Jeanne replied to the preacher's words boldly, as in that hour her Voices bade her do, " I have told your Doctors that all my deeds and words should be sent to Rome to our Holy Father, the Pope, to whom, and to God first, I appeal. . . . As for my deeds, I burden no man with them, neither my King nor any other. If any fault there be, it is my own and no other's."

There never was such loyalty, never a word escaped her which could be turned to the reproach of those who had employed her and deserted her. They told her that the Pope was too far away, and that the Ordinaries were the judges. But Cauchon was in no sense her Ordinary.

Then, to follow the official account, given in the Proces, she was thrice admonished ; and next the reading of her sentence was begun, " when she said that she would hold all that the judges and the Church decreed, and would be obedient and at their will. She would not uphold her visions and revelations, since the churchmen said that they were not to be upheld and believed. Next she made her abjuration, according to the form of the document then read to her in French words, which she also pronounced, and she signed the paper with her own hand, in this form," namely Jehanne, followed by a cross. This is the official record. There follows the Abjuration, a document of some five hundred words in some forty-six lines of small close print.

In this formula she is made to express penitence for mendaciously forging the revelations of her Saints, for making superstitious divinations, for blaspheming God and the Saints, for indecently wearing man's dress, contrary to the honour of her sex, for despising God and His sacraments, for adoring and invoking evil spirits, for being seditious. She makes a long apology, and an oath of obedience to St. Peter, the Pope--and Cauchon ; and she swears that she will never return to her errors.

Did Jeanne, consciously and wittingly, repeat this tremendous catalogue of crimes whereof she was innocent? Did she sign it, her hand being led at the pen by one of the clerks, as it was led when her signature was added to letters dictated by her in her victorious days ? Did she swear to the contents of the docu- ment with her hand on the Gospels, a part of the ceremony of abjuration ? No witness deposes to the last fact.

In truth we shall never know exactly what occurred. The official record of the abjuration proceeds smoothly; but, in fact, there was interruption, confusion, tumult, and hence the evidence taken in 1450-1456 is perplexing, though there is the substantial agreement of five witnesses to the effect that Jeanne signed a very brief document. Certainly Jeanne interrupted by some words the reading of the sentence. A witness says that " she cried with a loud voice that she submitted to the judgment of the Church, and that she prayed St. Michael to advise and counsel her."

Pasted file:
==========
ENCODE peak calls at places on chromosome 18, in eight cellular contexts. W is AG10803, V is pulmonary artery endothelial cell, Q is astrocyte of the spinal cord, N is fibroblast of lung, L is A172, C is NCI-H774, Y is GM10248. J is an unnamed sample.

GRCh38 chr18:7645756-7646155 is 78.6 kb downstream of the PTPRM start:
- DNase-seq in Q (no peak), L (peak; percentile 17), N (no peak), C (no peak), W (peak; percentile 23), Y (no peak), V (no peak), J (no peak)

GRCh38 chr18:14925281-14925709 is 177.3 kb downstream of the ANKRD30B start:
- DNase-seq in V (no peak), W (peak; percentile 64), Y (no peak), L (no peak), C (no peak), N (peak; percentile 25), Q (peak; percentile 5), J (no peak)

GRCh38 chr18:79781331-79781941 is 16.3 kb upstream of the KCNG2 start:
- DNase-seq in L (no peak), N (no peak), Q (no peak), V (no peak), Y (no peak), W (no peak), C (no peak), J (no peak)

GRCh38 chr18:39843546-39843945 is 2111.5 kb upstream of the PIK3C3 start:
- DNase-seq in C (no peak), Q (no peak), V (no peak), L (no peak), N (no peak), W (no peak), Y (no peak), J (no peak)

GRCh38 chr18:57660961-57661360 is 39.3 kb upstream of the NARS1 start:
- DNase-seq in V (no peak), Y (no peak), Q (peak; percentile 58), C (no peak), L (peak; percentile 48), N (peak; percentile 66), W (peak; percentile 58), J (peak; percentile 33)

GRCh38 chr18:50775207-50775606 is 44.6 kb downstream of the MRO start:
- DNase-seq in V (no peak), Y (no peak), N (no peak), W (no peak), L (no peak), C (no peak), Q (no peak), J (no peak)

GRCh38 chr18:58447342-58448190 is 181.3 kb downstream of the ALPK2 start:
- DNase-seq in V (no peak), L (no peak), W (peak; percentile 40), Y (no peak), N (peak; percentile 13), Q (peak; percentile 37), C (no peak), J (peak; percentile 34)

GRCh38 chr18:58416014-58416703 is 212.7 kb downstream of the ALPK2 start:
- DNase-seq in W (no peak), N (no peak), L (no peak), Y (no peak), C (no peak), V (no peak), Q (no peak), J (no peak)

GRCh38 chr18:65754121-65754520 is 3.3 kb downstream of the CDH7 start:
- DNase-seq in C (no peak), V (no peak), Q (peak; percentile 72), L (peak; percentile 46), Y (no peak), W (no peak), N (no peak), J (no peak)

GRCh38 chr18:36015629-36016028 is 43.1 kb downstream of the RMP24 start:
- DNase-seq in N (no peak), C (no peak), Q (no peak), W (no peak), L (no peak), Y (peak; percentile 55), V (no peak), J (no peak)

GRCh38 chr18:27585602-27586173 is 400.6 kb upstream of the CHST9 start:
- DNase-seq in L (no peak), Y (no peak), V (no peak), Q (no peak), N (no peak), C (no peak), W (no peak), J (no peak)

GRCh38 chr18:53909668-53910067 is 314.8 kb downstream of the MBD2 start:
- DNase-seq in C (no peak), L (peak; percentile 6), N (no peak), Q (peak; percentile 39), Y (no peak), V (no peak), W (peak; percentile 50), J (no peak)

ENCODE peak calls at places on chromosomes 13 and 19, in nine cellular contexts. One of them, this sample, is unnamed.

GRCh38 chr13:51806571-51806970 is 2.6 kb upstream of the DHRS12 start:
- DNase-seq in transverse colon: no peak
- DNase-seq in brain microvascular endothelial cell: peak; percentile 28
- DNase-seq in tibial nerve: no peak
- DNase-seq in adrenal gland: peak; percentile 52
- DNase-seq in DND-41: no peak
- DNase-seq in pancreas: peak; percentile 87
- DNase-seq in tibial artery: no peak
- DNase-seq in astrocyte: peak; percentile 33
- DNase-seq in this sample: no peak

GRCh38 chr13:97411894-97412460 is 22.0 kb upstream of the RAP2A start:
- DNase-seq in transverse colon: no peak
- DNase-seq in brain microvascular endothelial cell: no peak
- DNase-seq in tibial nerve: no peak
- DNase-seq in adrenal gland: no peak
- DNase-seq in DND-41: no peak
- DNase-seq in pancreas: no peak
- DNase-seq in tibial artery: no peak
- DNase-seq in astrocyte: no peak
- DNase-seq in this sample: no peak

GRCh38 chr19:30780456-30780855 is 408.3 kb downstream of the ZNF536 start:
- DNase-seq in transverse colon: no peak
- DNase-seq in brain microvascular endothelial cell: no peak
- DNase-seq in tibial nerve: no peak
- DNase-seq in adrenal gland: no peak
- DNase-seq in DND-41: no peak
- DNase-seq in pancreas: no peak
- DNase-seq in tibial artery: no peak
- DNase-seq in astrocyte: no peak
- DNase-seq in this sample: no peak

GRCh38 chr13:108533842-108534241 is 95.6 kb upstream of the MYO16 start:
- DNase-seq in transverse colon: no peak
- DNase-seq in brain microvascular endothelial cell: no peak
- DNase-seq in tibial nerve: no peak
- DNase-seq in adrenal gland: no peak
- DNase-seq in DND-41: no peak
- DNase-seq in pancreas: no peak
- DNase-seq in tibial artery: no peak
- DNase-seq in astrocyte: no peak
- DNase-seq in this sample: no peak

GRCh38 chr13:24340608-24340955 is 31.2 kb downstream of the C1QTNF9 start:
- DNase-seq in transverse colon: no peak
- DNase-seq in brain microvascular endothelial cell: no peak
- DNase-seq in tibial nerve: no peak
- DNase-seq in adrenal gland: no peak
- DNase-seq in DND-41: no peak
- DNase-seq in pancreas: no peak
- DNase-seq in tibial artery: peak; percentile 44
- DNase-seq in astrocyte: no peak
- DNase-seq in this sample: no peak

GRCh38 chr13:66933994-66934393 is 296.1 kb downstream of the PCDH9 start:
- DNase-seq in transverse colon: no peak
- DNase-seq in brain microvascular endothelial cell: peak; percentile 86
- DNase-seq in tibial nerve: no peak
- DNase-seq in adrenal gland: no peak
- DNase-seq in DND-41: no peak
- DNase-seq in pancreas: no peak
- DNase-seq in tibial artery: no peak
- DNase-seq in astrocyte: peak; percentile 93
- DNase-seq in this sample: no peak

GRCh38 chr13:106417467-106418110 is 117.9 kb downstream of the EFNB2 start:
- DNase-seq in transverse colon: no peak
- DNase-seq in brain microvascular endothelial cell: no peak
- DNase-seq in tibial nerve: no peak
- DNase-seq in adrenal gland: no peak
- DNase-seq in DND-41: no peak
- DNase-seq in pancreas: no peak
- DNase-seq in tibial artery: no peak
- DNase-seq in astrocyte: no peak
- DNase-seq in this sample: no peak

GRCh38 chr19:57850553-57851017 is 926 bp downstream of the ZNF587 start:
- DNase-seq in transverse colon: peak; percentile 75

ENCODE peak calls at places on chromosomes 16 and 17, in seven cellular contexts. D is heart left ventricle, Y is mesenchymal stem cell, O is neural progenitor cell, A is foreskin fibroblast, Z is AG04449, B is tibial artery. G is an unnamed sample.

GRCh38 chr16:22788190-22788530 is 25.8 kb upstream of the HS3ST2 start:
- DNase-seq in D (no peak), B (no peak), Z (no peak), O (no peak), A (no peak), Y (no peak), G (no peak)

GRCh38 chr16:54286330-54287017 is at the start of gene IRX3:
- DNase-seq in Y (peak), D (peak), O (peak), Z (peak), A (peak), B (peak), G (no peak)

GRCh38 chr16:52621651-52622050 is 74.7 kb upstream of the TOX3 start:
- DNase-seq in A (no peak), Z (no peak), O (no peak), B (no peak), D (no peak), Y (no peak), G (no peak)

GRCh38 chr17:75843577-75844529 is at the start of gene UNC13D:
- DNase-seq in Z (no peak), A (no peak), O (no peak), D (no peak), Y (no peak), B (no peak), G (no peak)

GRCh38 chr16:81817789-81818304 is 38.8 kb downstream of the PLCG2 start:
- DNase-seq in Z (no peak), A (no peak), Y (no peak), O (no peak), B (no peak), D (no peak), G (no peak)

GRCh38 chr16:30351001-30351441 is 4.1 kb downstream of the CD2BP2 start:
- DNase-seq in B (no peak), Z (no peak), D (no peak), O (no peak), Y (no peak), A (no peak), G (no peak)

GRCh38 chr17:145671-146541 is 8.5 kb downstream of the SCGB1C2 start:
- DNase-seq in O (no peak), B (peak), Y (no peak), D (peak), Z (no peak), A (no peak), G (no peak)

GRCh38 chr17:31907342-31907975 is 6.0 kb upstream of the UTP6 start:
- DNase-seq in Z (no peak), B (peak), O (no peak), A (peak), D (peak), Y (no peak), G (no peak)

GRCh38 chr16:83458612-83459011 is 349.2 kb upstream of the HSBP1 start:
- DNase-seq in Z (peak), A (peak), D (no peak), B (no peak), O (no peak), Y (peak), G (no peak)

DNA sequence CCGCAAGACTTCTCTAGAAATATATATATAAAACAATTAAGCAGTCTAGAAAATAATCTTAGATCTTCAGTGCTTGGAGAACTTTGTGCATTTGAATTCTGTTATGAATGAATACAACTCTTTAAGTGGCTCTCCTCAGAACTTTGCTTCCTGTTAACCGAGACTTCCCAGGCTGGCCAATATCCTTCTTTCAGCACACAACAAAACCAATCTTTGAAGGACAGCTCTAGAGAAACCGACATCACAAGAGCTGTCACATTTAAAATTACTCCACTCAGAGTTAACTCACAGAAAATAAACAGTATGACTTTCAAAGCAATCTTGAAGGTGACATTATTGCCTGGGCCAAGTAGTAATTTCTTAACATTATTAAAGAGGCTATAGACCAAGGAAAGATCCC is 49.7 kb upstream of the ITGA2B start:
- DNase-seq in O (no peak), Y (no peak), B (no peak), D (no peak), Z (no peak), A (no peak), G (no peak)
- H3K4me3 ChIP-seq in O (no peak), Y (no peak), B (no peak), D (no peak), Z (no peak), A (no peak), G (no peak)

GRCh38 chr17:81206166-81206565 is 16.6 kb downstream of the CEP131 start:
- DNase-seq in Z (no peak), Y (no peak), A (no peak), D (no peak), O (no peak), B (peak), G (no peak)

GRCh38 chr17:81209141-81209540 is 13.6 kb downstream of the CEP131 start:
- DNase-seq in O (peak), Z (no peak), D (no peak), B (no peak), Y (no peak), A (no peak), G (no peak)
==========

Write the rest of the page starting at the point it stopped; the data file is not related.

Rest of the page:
According to the evidence given abundantly in 1450-1456, there was a break in the proceedings after her interruption ; there was a show of popular irritation lest she should escape; and angry words passed on the platform of the English nobles and French clerks. According to Massieu, the interruption of the reading of the sentence gave rise to a great tumult among the bystanders, and many stones were thrown, by whom he did not know ; at whom he does not say. According to Marguerie and others, the tumult was not confined to the populace or soldiers. On the platform of the nobles and prelates a chaplain of Cardinal Beaufort told Cauchon that he favoured Jeanne. "You lie," said Cauchon, with apostolic mildness. Beaufort bade his chaplain be silent. Lemaire, who was present, reported hearsay evidence to the effect that several of the nobles were ill-content, and that Maurice, Loiselleur, and others were in danger of their lives. Maurice feared that he might be beaten. Later some bystanders said that the abjuration was a mockery. Fave "had heard it said" that certain Englishmen drew their swords on the bishop and the clerics ; but that was after the abjuration, when the assemblyhad broken up.